The Middle Course Between Right and Wrong

In their writings on the War on Terrorism, lots of left-wing public intellectuals esteem erroneous on-the-one-hand, on-the-other-hand arguments. You know the sort we mean: After weakly criticizing some Islamist atrocity or other, the chi-chi lefty will then pretend that a given Western action is equally reprehensible.

Evil acts of terrorism or the American refusal to engage in diplomacy with Syria–who’s to say which is worse? According to our self-righteous academics and journalists, that’s a very difficult question to answer.

For some reason, our fancy-pants pundits believe that this dubious argumentative strategy is pure genius. And hence we get the pleasure of reading books like neo-Marxist Tariq Ali’s The Clash of Fundamentalisms, a screed that portrays Osama bin Laden and George W. Bush as equally unhinged dangers.

They’re both, you see, fundamentalists. And neither is a subscriber to New Left Review. In Mr. Ali’s mind, that makes them indistinguishable.

We had reason to reflect on this sort of fatuousness when we took in an op-ed in London’s Guardian by Karen Armstrong. For those of you unaware of Ms. Armstrong, allow us to inform you that she is among the most prominent apologists for all things Islamic. Like, say, Juan Cole in this country, she uses her academic credentials as a means to whitewash the Muslim faith and support an anti-Western, anti-American, anti-Israel line.

According to a delightful demolition of Ms. Armstrong in the New English Review by Hugh Fitzgerald, she has even gone as far as describing Mohammed as the consummate “peacemaker.” As a result, we were unsurprised to detect a particularly pathetic example of the on-the-one-hand, on-the-other argument in Ms. Armstrong’s aforementioned Guardian column, titled “An Inability to Tolerate Islam Contradicts Western Values.”

Here’s the (most) offending passage:

For Muslims to protest against the Danish cartoonists’ depiction of the prophet as a terrorist, while carrying placards that threatened another 7/7 atrocity on London, represented a nihilistic failure of integrity.

But equally the cartoonists and their publishers, who seemed impervious to Muslim sensibilities, failed to live up to their own liberal values, since the principle of free speech implies respect for the opinions of others.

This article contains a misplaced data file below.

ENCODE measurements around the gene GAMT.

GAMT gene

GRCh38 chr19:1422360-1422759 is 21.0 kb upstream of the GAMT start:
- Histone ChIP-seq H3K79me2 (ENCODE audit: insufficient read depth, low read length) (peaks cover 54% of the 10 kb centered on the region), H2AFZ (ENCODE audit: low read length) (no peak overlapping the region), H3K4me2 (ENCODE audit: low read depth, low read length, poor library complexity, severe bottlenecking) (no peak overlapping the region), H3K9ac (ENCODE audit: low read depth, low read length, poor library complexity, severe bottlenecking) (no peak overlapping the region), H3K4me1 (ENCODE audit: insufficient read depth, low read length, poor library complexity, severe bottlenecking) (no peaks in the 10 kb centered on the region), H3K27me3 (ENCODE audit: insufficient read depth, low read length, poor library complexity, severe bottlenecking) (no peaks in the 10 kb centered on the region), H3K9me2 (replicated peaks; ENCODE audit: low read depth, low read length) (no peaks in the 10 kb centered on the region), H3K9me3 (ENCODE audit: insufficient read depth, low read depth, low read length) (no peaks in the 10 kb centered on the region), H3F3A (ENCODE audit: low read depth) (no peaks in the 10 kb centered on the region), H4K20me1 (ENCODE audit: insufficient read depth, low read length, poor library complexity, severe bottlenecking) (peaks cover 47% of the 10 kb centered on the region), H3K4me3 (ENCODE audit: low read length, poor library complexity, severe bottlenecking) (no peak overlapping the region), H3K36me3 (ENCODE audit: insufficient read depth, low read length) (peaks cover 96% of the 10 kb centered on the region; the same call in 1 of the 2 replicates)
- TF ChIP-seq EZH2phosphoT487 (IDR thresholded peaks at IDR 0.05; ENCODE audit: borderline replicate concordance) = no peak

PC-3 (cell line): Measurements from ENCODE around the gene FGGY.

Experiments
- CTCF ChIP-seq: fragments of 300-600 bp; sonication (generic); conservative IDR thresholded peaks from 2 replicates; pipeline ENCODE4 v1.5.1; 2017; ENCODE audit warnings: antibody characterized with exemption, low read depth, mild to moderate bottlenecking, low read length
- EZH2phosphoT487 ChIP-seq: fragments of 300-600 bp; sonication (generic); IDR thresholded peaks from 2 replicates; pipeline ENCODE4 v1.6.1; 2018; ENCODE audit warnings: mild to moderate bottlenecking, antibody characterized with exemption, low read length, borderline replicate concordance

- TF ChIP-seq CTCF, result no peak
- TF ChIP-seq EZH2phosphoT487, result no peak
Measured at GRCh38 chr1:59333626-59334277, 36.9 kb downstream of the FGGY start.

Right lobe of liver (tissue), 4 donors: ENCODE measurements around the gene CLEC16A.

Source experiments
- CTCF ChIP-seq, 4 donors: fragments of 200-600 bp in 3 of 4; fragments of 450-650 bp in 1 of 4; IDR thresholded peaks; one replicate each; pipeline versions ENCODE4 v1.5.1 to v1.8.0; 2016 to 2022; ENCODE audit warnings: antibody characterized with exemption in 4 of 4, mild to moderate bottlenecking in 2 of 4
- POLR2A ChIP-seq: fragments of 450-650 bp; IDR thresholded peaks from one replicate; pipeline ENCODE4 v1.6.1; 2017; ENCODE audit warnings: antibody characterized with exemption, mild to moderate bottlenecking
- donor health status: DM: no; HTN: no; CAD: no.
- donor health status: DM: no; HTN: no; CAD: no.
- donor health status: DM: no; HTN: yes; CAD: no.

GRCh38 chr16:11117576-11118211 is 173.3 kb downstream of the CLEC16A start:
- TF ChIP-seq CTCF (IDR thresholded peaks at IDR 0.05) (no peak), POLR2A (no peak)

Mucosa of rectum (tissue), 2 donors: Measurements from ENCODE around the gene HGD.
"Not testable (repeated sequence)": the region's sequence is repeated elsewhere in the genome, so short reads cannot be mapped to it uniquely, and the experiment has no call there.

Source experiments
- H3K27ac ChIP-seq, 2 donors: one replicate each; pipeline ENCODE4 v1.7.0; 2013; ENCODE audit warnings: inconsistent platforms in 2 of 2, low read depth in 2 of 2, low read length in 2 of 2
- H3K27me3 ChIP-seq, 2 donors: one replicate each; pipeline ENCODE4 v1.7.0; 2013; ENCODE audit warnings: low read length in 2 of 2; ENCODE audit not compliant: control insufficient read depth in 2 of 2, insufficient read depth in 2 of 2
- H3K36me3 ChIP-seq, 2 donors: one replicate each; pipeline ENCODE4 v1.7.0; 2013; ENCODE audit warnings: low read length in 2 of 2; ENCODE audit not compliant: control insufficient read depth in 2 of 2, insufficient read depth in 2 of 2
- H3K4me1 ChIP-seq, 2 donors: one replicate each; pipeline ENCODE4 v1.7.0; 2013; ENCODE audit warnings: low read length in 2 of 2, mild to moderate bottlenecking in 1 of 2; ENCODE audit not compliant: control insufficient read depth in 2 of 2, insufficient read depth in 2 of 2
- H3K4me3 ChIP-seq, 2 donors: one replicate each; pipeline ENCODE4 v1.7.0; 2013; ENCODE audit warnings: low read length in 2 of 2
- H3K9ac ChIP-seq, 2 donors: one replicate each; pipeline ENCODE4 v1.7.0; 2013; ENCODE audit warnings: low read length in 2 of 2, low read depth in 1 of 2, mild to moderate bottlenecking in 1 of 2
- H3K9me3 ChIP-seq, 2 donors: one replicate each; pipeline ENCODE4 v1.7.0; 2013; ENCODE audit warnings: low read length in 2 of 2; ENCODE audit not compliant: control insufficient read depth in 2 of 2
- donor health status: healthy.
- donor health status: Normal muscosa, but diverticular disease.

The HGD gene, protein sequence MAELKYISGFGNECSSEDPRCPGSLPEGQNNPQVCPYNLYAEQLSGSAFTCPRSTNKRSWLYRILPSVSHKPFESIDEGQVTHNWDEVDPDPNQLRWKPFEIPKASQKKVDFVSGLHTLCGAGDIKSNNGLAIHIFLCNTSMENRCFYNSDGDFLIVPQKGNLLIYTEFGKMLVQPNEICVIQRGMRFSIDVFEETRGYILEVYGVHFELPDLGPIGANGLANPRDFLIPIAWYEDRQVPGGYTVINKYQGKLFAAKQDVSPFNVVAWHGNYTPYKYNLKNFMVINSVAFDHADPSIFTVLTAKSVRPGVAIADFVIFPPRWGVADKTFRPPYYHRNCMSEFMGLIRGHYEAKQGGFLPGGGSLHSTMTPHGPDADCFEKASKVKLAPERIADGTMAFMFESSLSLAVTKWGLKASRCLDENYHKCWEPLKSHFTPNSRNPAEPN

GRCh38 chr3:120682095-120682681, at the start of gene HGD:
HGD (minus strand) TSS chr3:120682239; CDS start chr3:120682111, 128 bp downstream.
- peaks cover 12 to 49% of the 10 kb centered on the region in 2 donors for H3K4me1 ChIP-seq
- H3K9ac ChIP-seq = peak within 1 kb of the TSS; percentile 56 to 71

Ah, yes: Those Danish cartoonists and their publishers are “equally” culpable for the Mohammed cartoons fiasco, “since the principle of free speech implies respect for the opinions of others.” Well, perhaps not as culpable, you might think, since the cartoonists never killed anyone or destroyed any property. But such niggling distinctions don’t seem to have occurred to Ms. Armstrong.

Naturally, her overall argument is arrant nonsense. If she’s so dead-set on believing that “free speech implies respect for the opinions of others,” she ought to have protested vehemently against, say, Andres Serrano’s Piss Christ and Chris Ofili’s depiction of the Virgin Mary bedecked in pornographic photos and elephant dung.

These artistic examples of “free speech,” after all, demonstrated that their creators are “impervious to” Christian “sensibilities.” According to Ms. Armstrong’s (il)logic, then, such insensitive work ought never be produced. Why hasn’t she written sanctimonious pieces in the Guardian berating “progressive” artists for their controversial political art? Does she believe that only Muslims are entitled to “respect” for their opinions?

Actually, Ms. Armstrong’s obtuse column seems impervious to our sensibilities. If she had any respect for our opinions, she wouldn’t have written it–and the Guardian wouldn’t have published it. Clearly, she’s “equally” culpable as the enraged Islamists threatening another 7/7.

(Note: The crack young staff normally “weblog” over at “The Hatemonger’s Quarterly,” where they are demonstrating great regard for “Muslim sensibilities” by failing to note Arab countries’ esteem for Lionel Richie.)

Assimilated into the collective
A Prophet In Dark Sunglasses